"The water came out of the spigot like pudding sometimes. Like thick, lumpy, black pudding." Pauline Collins wrinkles her nose, remembering the gunk that had poured from the faucets in her trailer at Kjellberg's mobile-home park near Monticello. Then she adds, "Some mothers said that after bath time their kids got rashes. Can you believe it?"
Kjellberg's Park sits about a mile south of the main intersection of Monticello, just beyond the metro area's northwest suburbs. The park straddles Highway 25--300 mobile homes sitting on handkerchief lots, surrounded by soybean, potato, and corn fields. On a weekday afternoon in mid-September the narrow, tree-lined streets are quiet: A shirtless guy leans under his car hood, checking the oil; a gray-haired man waters his grass; kids ride by on bikes. On redwood decks, plastic pinwheels twirl amid colorful flower pots. Anyone passing through might not suspect that lawsuits are tearing the place apart.
Number 637, where Bernice and Barry Halberg live with their two sons in a trailer they bought for $6,000 this summer, got a taste of the strife not long ago. In August Kjellberg's management told the Halbergs that they were required to install vinyl siding and skirting on their aluminum-clad home. If they refused? They'd be out by December 15.
The couple signed a paper agreeing to abide by the requirement, even while trying to figure out how in the world to scrounge up the thousands of dollars they'd need to pay for new siding. That was before they found out that the order may violate Minnesota Statute 327C, which says that manufactured-home park rules must be "reasonable." Surely, they figured, this one wasn't.
Reasonable or not, several families in the park have in recent years been ordered to vinyl-side their homes or face eviction. Bernice Halberg--a petite woman with jet-black hair pinned up in a ponytail--says neither her family nor any other she knows at Kjellberg's can afford to comply with the order: "Probably 95 percent of the young people in this park work in the fast-food places in town--the DQ, McDonald's, Burger King, Taco Bell, or at Cub and Kmart. I mean, nobody makes much money. If we did, we wouldn't live here."
The siding issue isn't the only thing on park dwellers' laundry list of complaints. Residents own their homes and lease the lots at Kjellberg's--paying an average monthly fee of $260, which covers land rental and costs for sewer, water, and weekly garbage pickup. (That arrangement is standard for nearly all of the state's 125,000-plus trailer-park residents.) But a good share of the folks who live at Kjellberg's Park say the services they receive just aren't acceptable.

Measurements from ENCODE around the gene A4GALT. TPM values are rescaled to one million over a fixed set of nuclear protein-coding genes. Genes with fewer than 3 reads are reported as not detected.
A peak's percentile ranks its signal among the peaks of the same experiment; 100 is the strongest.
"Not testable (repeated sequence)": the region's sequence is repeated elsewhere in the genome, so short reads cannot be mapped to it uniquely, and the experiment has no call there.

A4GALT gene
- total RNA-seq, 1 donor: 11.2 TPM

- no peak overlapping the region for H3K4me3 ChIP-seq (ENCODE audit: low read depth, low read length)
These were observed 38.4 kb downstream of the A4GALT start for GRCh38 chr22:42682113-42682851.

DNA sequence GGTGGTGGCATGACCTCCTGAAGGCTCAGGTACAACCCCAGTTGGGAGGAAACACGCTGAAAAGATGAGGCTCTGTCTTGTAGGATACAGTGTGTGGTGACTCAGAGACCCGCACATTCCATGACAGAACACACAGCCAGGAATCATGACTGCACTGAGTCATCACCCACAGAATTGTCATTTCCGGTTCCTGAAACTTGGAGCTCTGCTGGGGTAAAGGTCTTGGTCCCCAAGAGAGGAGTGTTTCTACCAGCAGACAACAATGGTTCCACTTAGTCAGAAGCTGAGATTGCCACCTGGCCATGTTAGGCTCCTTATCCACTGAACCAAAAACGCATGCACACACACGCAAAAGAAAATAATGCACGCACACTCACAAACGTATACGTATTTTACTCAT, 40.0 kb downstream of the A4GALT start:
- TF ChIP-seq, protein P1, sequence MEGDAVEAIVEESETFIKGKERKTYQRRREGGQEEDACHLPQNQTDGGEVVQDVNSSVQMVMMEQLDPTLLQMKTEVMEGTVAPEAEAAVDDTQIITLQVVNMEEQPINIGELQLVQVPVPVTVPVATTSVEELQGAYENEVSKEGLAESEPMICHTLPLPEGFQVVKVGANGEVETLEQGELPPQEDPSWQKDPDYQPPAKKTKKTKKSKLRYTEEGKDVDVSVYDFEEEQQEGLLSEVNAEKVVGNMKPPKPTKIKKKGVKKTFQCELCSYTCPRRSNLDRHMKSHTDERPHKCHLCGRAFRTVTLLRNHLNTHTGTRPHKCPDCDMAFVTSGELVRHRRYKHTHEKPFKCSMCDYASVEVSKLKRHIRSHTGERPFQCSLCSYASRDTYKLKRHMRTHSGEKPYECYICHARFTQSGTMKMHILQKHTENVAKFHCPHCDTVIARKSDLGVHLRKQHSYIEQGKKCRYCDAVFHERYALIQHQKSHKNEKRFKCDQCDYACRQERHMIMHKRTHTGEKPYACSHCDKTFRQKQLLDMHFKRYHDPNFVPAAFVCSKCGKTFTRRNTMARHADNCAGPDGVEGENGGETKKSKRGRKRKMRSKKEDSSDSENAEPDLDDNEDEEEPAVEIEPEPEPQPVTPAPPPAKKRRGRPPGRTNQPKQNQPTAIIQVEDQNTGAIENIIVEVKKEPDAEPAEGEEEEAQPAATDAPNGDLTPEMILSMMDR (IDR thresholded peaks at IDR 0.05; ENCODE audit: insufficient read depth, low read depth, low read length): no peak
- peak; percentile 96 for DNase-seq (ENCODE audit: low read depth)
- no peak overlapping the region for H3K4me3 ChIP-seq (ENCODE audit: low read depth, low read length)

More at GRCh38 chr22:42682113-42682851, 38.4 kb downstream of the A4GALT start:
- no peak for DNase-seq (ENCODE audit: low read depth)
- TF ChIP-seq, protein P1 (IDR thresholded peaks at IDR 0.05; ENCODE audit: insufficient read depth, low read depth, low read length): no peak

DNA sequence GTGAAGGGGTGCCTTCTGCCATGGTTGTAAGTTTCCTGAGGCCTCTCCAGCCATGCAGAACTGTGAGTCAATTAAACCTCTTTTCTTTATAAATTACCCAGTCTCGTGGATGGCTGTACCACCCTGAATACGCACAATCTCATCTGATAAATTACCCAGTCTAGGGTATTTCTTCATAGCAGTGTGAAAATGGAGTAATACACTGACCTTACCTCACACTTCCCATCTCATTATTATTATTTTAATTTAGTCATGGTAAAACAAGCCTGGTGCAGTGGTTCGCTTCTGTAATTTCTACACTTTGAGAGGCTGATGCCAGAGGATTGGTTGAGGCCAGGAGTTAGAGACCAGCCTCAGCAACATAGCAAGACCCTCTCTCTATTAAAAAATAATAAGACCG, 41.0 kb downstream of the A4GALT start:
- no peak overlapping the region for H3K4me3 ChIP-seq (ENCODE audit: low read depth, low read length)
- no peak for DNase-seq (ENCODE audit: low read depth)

The water? It turns black about once a week, residents say, and is vile-smelling. John Simola, Monticello's director of public works, has heard their grievances, but because the park and its wells are privately owned by Kjellberg's Inc., he has no jurisdiction over the situation. "We've received numerous complaints from residents about water, but our hands are tied," Simola says. "All we can do is pass them on to the county and the health department."
And the sewer? According to the Minnesota Pollution Control Agency, it has long been defying state standards. The agency had been wrangling with Kjellberg's for nearly a decade; the matter, says MPCA compliance coordinator Tod Eckberg, is "clearly the longest case we've worked on." Eckberg explains that the agency filed a lawsuit in 1991 in Wright County District Court against Kjellberg's Inc. on the claim that the park's sewage-treatment system wasn't up to code. "We were alleging that they were polluting surface and ground waters," he recalls. "They had nothing--a big septic tank, discharged into a wetland."
Even garbage collection comes with a hitch. In August Kjellberg's Inc. filed suit in federal court against the City of Monticello, charging that the city cannot charge park management for trash pickup because its residents are taxpaying homeowners and thus entitled to free services.
Simply put, Kjellberg's Park is a lawsuit-addled place.
Jean Weisbrich, who lives with her husband Earl in No. 13, knows it all too well. She finally got tired of the way she and her neighbors were being treated, so late last year she picked up her phone and called All Parks Alliance for Change (APAC), a St. Paul-based advocacy group for trailer-park dwellers statewide.
APAC immediately hit the narrow streets at Kjellberg's, says alliance organizer Miriam Wyman. "In November 1998 we came in and flyered the park, generally letting residents know we were out there and giving them our toll-free hotline." That prompted a letter from Thad Yuker, the park's resident manager, informing them that they "must obtain permission to trespass" at the court. APAC turned to the attorney general's office for assistance and got it: AG attorneys in December informed Kjellberg's that it was the group's constitutional right to distribute leaflets in the park for noncommercial purposes.
Even so, APAC's campaign got little response from residents. "The first meeting I had out there, three people showed up," Wyman recalls. "Later, residents told me they were too afraid to come: If management knew they were there they'd get picked on."